by Crystal Apilado
Campus Ministry is a program that provides opportunities and support for students at the University of La Verne. It encourages and helps students connect with their personal faith and gives them a chance to learn more about their surroundings and to explore different experiences.
There are two different programs that make up Campus Ministry, the Protestant Campus Ministry and the Catholic Campus Ministry. Although they are two different programs with slightly different focuses, the programs work together on many projects to bring students together.
Debbie Roberts, Protestant campus minister, says that there are four main points of the campus ministry mission statement that stand out.
One point is that a student will experience a life long learning process where the students ask questions and continue to ask questions while always learning and growing.
The second point is caring for the planet and for the people who live on the planet, allowing reflection on one’s values in their own life.
The third point is focusing on ULV and the community, learning to appreciate the diversity and different opportunities that ULV has to offer to students.
The fourth point is students will take action and not just sit back and do nothing. In hopes that students will make it a primary goal to combine faith and education together through the involvement of community service.
“There is an emphasis on walking one’s talk,” said Roberts.
In order to obtain these points, Roberts and Sister Margaret Devlin, Catholic campus minister, have developed events for both the Protestant and Catholic programs as well as interfaith events so that they merge together.
“I’m open to ideas,” said Devlin referring to her perspectives of students submitting ideas.
As the new Catholic campus minister, Devlin has been taking time to get to know people around campus and to become acquainted with ULV.
An upcoming event for the Catholic ministry is the All Saints Day Mass held on Nov. 1 at noon in the West Dining Room. It will mark the first mass of the school year.
Another upcoming event that is being considered is a project with the Council of Churches in Pomona through Habitat for Humanity to build a house in La Verne.
“Hopefully people on the campus, students, will be interested in participating in this [event],” said Devlin.
Another idea that Devlin is looking into is transporting ULV students to the Church of Our Lady of the Assumption in Claremont for the youth mass on Sundays at 5:30 p.m.
There will also be an opportunity to attend a retreat in January. More information on the retreat will be announced at a later date.
According to Roberts, there are two main events that the other half of campus ministry offers. One was the Walk for the Hungry on Oct. 15. The other was the Free Flea Market that was held last weekend.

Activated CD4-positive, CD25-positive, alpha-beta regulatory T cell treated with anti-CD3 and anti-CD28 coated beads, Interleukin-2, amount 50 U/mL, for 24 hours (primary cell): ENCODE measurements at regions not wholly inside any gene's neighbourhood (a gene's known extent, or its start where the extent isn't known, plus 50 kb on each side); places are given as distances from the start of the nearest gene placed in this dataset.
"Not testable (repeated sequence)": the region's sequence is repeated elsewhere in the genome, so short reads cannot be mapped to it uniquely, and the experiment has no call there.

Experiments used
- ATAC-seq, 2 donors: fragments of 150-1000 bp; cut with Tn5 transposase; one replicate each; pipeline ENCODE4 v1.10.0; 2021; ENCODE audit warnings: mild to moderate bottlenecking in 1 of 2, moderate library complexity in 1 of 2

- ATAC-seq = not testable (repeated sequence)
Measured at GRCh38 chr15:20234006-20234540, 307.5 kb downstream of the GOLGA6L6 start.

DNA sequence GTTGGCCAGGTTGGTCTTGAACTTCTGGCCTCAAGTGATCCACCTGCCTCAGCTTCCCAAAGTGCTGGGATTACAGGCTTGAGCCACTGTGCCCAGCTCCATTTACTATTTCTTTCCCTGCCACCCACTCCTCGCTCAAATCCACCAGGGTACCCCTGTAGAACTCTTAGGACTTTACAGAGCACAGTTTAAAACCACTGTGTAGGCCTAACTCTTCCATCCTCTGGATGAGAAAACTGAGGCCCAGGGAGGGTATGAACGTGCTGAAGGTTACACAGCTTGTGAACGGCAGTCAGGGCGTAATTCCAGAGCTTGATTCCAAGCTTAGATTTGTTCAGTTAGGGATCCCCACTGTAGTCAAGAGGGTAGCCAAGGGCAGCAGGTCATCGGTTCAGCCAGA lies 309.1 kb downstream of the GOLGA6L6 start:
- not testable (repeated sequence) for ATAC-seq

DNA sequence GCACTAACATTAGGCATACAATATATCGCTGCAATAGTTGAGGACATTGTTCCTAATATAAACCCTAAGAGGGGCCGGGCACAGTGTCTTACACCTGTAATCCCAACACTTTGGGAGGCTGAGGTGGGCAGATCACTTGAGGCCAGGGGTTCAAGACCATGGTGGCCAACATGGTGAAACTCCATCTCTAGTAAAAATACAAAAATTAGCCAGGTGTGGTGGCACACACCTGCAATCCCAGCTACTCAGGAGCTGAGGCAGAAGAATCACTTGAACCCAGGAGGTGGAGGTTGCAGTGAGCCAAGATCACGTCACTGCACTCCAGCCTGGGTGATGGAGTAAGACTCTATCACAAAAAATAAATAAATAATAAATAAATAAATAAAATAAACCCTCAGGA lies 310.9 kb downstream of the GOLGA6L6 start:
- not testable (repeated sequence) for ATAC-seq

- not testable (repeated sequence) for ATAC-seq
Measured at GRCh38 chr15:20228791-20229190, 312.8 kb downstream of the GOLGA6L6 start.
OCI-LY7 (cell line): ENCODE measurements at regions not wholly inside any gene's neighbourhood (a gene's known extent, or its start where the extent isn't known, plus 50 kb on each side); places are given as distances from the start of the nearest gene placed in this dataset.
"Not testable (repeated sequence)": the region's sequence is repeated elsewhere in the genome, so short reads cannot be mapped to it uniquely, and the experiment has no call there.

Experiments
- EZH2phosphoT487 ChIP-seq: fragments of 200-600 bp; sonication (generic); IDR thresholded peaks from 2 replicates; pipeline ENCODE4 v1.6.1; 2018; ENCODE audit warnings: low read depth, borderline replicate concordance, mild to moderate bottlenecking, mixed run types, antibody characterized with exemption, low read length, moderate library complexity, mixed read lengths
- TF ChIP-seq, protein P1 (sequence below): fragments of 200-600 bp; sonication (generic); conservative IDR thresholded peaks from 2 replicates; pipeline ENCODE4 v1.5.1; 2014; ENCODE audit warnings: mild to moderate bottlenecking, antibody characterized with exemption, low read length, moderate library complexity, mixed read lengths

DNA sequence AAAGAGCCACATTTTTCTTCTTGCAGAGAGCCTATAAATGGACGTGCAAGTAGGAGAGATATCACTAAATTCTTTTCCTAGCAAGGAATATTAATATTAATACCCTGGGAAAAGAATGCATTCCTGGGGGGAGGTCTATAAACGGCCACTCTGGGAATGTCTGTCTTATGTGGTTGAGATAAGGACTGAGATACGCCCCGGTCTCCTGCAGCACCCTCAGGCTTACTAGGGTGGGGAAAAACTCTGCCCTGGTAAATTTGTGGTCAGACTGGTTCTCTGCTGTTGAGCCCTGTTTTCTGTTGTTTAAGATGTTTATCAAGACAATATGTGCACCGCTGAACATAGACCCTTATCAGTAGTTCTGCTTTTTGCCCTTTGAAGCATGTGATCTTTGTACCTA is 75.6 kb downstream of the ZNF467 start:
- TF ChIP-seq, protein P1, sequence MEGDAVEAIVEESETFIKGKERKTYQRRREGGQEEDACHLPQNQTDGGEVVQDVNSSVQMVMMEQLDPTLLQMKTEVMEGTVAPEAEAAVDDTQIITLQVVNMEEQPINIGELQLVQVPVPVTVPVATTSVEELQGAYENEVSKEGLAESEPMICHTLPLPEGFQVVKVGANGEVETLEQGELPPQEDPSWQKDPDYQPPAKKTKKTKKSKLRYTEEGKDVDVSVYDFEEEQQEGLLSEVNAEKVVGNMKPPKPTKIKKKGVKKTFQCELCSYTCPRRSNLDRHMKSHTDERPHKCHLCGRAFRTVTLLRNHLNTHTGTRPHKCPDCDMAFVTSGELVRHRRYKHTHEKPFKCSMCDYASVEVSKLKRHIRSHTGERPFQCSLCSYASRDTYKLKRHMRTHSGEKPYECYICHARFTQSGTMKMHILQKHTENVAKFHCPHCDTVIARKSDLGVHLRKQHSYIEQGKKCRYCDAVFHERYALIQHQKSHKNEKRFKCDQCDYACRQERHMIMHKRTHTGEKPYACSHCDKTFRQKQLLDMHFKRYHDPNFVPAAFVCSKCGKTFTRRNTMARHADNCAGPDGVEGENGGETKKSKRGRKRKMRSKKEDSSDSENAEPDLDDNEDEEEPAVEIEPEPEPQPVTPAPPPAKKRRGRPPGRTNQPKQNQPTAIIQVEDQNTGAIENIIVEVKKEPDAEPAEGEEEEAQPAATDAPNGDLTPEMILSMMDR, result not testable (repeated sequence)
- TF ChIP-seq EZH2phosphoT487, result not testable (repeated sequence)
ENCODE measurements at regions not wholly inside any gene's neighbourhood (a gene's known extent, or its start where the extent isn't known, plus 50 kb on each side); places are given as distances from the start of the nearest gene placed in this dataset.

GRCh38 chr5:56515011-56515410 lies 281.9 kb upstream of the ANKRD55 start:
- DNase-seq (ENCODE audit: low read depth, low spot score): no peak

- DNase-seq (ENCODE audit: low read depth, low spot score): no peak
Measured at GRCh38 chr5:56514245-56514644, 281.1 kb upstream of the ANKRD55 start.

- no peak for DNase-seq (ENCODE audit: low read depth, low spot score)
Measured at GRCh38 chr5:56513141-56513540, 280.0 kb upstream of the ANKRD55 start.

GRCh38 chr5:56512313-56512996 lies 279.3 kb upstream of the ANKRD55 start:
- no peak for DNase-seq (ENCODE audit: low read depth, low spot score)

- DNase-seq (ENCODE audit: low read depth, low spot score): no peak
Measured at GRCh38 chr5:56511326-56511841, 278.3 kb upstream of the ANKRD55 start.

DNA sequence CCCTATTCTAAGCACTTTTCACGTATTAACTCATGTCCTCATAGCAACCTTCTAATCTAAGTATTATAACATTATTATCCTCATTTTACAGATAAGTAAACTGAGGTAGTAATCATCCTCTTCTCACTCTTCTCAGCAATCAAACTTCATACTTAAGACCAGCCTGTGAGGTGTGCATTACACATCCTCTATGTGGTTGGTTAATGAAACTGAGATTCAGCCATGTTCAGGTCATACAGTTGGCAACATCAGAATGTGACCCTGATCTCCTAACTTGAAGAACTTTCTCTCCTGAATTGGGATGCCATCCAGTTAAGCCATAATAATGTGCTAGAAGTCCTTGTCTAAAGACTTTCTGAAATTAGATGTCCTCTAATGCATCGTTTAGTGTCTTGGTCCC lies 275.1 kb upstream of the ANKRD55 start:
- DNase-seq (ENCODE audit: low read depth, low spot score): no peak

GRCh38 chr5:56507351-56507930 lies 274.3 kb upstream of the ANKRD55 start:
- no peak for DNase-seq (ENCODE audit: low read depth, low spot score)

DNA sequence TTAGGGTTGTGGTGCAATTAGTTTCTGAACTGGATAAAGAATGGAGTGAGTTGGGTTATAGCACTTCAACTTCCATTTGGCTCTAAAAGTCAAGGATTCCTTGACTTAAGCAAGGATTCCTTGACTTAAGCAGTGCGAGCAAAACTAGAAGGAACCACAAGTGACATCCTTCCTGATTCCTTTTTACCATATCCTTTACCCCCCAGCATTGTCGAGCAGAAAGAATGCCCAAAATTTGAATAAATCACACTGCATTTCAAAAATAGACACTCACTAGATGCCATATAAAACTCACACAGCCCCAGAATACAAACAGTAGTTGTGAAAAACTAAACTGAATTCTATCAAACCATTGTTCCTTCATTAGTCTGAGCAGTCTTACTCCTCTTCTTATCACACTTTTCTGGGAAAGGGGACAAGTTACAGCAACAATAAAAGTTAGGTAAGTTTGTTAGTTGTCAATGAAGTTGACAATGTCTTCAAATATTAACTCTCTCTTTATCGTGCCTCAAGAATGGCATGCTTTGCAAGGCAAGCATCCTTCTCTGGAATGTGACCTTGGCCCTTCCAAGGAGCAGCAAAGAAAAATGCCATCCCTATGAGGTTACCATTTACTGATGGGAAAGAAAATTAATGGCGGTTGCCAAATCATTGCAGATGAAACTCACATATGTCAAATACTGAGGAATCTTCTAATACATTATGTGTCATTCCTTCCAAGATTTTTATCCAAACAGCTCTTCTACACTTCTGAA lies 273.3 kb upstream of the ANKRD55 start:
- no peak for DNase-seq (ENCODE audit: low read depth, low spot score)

There are some major programs that are focused on. Grief Counseling Support Group is held during fall semester and it is intended for those who have lost a loved one and are in need of support as the holidays approach. The meetings are held once a week in the Chapel.
The other program is the Summer Service Program. This is a week long program held during the summer months that offers volunteer positions. Students get the experience of staying with other families in different cultures and environments. Students can apply for the program at the Chapel.
“It grows leaders,” said Roberts.
The third is the Baccalaureate workshop service that allows graduating students and their families a chance to reflect. The workshop offers a worship experience before the students graduate.
There are two groups that students can get involved in. The Soup and Substance group meets on Sunday nights for dinner at Robert’s house.
“I think this group gives students a venue to discuss current issues and things that are important to them with other concerned students and family members,” said Kim Reed, a sophomore and a member of Soup and Substance.
There is also a Bible study group that meets on Friday nights at 7. The group has an Evangelistic appeal in it.
The Protestant and Catholic ministries join together to offer environment where students feel free to go. There is an interfaith worship held once a month on a Sunday at 7 p.m. in the Chapel.
The Chapel is open to anyone who would like to pray, reflect or to just think. In the Chapel, there is also a room called the peace loft. The peace loft is equipped with a television,VCR and books for studying. The peace loft is available to anyone.
“Students can go [there] to get away,” said Roberts.